The use of engineered, single-stranded DNA molecules to direct the self-assembly of nano- and microscale particles is a powerful approach for making interesting ordered structures. The underlying idea is that single-stranded DNA oligomer brushes grafted onto spherical (or other) particles induce an interparticle attraction by the process of DNA hybridization (see figure below). A key advantage of this method is the possibility of producing highly specific and tunable interactions among mixed populations of particles, thereby forming multi-component structures that are difficult to achieve with other assembly methods (binary examples are shown in the Figure below).
Figure: DNA-mediated assembly of binary systems. (a).i – “A” and “B” spheres of the same size are distinguished by different grafted single-stranded DNA; (a).ii – linker DNA strands create dynamic bridges between particles; (b).i. – equal interactions between all particles, , leads to random close-packed (CP) crystals with the system stoichiometry; (b).ii. – the case leads to demixed CP crystals with substitutional minority concentrations determined by interaction strengths and growth kinetics; In both (b).i. and (b).ii., the body-centered cubic (BCC) phase is expected to be unfavorable relative to CP; (b).iii. – for , ordered superlattice structures are expected. Both CP and BCC superlattices are possible.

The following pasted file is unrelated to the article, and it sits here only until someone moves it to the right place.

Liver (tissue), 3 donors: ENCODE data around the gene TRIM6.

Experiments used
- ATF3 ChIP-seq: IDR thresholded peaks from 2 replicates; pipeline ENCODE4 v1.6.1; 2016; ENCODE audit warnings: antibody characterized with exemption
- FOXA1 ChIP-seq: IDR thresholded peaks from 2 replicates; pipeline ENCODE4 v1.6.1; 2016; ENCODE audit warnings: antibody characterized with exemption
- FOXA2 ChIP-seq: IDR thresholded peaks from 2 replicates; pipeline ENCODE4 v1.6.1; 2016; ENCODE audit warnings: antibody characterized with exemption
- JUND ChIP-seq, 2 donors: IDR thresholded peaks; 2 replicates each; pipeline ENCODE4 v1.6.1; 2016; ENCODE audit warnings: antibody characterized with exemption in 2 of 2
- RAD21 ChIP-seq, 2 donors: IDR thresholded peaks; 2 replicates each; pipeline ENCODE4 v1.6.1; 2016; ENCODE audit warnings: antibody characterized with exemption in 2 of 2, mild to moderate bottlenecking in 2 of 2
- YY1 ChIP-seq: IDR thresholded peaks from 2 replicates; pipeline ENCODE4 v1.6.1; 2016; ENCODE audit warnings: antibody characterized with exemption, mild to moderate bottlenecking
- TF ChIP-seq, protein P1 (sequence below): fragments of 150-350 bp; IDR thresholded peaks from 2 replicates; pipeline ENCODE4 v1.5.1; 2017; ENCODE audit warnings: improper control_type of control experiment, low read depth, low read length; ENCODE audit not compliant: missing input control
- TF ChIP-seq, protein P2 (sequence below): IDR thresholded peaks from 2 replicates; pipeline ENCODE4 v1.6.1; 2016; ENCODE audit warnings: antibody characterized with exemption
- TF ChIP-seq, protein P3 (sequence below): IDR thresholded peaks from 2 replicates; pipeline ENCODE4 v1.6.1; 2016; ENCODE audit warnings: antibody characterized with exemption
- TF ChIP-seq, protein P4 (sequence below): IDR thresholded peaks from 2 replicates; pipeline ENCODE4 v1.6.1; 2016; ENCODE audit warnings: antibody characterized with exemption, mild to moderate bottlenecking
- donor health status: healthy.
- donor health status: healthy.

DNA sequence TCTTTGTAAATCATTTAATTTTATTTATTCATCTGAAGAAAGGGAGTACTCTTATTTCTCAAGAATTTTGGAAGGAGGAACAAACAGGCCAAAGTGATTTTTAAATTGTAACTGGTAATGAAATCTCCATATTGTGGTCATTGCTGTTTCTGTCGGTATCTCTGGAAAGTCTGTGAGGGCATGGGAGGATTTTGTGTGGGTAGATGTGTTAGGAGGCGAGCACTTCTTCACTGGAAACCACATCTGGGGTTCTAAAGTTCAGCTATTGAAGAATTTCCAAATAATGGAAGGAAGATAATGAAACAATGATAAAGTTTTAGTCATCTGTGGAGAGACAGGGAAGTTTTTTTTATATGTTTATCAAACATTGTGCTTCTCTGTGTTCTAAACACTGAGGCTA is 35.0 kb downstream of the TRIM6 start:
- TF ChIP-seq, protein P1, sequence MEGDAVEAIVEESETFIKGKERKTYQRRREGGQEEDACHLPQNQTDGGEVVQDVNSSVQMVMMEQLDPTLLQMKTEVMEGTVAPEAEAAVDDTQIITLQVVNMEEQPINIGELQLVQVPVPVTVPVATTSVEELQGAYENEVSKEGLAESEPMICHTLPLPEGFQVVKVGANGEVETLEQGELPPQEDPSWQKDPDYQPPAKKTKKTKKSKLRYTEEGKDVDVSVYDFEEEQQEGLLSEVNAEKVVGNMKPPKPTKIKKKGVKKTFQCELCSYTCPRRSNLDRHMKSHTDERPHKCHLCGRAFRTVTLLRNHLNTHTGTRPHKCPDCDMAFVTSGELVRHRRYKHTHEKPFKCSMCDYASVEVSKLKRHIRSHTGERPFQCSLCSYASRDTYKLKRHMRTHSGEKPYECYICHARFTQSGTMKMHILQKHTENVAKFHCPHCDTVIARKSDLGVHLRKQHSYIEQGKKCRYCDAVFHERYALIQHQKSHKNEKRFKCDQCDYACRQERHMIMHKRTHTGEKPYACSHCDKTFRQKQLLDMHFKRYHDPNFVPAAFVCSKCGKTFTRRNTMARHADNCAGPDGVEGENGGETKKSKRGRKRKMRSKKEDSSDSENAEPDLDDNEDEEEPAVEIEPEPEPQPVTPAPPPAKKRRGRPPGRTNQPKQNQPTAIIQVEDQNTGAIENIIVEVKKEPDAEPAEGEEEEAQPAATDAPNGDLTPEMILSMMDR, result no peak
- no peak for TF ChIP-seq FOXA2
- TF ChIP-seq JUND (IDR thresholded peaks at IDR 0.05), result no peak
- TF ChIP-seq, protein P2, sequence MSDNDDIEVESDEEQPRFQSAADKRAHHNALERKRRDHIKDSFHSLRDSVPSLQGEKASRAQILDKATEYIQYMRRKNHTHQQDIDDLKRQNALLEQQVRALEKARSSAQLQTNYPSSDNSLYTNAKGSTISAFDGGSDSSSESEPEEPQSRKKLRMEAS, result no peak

We are using a suite of computational tools to study the nucleation and growth of ordered multi-component superlattice structures based on DNA-mediated interactions between particles. These studies are being used to provide a predictive framework for engineering specific interaction combinations among different particles in order to assemble any number of desired ordered phases. Recently, for example, we demonstrated that a complex interplay can exist between kinetic and thermodynamic effects in which the lowest free energy phase is not necessarily the one that crystallizes. For example, the figure below shows a “phase diagram” for a two-component system as a function of the binding energies between two types of same-sized spherical particles “A” and “B”. When interaction between unlike particles (i.e. between “A”s and “B”s) are dominant, the resulting binary, ordered crystal phase (a “superlattice”) is the so-called CsCl superlattice in the BCC crystal structure. As the “like” (i.e. A-A or B-B) interaction strength is increased, however, the equilibrium phase becomes a CP superlattice structure (CuAu). This transition is denoted by the orange line. However, due to the fact that the CuAu phase is prone to defect formation during growth, in which some “A” particles take positions that should contain “B” particles (and vice versa), it is possible to grow CsCl to the right of the orange boundary and up to the cyan boundary. In the intermediate region between these two boundaries, kinetic limitations prevent the most thermodynamically favorable phase from forming.
Understanding this behavior in detail may provide routes for making non-equilibrium structures. We are currently studying how DNA-mediated interactions can be used to assemble more complex ordered lattices based on combinations of differently-sized and even non-spherical particles.
(Project is in collaboration with Prof. J. C. Crocker at the University of Pennsylvania.)